Thursday, August 14, 2014

My Fun Evolution Trip Part 2: Carhenge, the Other Interesting Thing in Nebraska

I continue my series of posts about a very interesting trip I took this summer. Part of the trip took me through Nebraska. I will simply note that there is, in fact, a Nebraska National Forest, in the western part of the state, with scattered ponderosa pines (not, as you might suspect, giant cornstalks).

Carhenge is exactly what its name suggests: a smaller (but not miniature) model of Stonehenge built out of big old hoopdie cars. A farmer with more money than he knew what to do with (something unlikely to happen today) decided this would be a sufficiently outlandish artistic expression. Why would anyone do this? And why am I writing about it in a science blog?

In addition to the menhirs and dolmens of cars, there are models of fishes, insects, and even dinosaurs made out of car parts.

One car has even been made to look like a covered wagon.

I use Carhenge—which you just have to see, otherwise you will not believe it—as an example of memetic variation. Just as biological natural selection is based on genetic variation, so cultural evolution is based on memetic variation. And there is no telling where these new memes can come from. The idea for Carhenge did not come out of nowhere—in Neolithic times there were many astrological henges, mainly in Europe, and Carhenge is not the only modern imitation. Carhenge, once it was created, became part of the pool of memetic variation.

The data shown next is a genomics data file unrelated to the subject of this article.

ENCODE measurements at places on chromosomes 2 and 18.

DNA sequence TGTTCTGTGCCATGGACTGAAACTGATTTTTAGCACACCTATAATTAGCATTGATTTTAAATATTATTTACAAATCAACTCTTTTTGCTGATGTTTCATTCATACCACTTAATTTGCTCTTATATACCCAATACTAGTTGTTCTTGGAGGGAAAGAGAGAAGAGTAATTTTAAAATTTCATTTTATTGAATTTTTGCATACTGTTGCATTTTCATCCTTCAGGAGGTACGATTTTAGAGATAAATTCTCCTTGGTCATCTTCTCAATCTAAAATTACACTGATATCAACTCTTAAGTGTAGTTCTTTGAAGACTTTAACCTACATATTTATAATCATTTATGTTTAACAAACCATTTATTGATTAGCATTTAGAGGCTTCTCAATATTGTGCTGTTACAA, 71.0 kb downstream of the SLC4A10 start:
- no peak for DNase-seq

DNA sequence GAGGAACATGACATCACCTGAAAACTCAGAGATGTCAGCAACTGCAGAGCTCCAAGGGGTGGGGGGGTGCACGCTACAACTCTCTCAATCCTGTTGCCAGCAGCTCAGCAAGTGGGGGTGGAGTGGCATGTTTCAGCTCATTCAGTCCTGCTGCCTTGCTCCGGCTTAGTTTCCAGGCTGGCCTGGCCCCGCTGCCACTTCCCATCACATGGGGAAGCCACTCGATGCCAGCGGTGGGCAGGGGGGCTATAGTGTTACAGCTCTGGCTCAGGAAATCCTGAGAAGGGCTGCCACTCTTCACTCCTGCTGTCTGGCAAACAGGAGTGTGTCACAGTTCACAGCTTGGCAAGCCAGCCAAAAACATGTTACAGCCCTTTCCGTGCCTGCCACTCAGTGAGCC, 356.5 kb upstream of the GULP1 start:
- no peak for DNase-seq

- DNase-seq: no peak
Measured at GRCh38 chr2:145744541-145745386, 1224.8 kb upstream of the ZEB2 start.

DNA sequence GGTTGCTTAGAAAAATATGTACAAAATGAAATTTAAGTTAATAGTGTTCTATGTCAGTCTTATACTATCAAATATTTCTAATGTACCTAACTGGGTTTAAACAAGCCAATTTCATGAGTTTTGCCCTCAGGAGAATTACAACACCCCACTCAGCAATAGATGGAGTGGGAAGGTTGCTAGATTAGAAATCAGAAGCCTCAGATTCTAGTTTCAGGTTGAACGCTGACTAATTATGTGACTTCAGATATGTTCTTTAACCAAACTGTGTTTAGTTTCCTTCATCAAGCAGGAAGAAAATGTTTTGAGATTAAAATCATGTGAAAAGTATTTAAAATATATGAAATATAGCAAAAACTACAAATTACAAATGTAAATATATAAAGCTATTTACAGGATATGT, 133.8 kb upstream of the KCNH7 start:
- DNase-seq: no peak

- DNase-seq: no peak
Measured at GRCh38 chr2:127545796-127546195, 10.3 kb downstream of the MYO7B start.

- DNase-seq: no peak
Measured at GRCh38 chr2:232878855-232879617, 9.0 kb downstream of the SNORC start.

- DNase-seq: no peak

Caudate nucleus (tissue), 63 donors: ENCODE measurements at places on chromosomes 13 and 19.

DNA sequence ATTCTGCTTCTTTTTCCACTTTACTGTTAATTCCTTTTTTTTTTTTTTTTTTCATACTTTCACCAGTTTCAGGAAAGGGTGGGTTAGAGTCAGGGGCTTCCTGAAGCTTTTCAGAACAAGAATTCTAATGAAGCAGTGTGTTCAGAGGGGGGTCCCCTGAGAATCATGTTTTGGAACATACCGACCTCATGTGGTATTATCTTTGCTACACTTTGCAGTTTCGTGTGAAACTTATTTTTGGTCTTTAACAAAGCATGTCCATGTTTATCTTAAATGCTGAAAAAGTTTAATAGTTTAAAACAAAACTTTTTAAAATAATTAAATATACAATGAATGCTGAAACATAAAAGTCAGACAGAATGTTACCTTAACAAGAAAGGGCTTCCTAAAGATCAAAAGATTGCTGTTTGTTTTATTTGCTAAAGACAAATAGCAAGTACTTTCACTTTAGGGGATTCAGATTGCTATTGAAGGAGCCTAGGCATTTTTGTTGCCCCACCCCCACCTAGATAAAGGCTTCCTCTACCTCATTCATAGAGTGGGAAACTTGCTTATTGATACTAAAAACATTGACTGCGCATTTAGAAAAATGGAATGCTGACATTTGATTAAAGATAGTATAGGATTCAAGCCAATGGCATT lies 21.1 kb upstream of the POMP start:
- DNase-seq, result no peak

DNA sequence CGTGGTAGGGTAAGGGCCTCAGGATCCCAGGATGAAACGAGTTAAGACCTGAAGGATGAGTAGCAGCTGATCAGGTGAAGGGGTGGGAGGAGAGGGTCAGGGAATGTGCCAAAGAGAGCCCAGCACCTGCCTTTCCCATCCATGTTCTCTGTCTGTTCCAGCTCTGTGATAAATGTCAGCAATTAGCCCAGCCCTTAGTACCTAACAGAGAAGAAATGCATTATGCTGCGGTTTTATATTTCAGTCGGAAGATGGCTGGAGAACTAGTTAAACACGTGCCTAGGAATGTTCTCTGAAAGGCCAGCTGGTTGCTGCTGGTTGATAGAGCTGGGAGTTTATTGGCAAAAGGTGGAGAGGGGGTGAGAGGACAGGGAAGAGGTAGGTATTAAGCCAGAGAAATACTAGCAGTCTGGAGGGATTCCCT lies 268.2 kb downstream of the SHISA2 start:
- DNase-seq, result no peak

But it never really caught on. Apparently nobody saw it and said, “I’d like to build me one of these.” There are lots of imitation Stonehenges in America, including one in Missouri built out of old refrigerators, but no other carhenges. So, in this sense, Carhenge was a failure of cultural evolution. And in another sense: I would have expected local people to form neo-pagan skyclad groups that would celebrate the summer solstice there. Carhenge has had one or two solstice celebrations, but not enough to take on a life of its own, certainly not with skyclad pagans (this is, after all, Nebraska). There is graffiti everywhere, mostly people’s names, and some of it Christian.

There is a time capsule there. When the time capsule is exhumed, more people might remember Carhenge than would remember you, or me.

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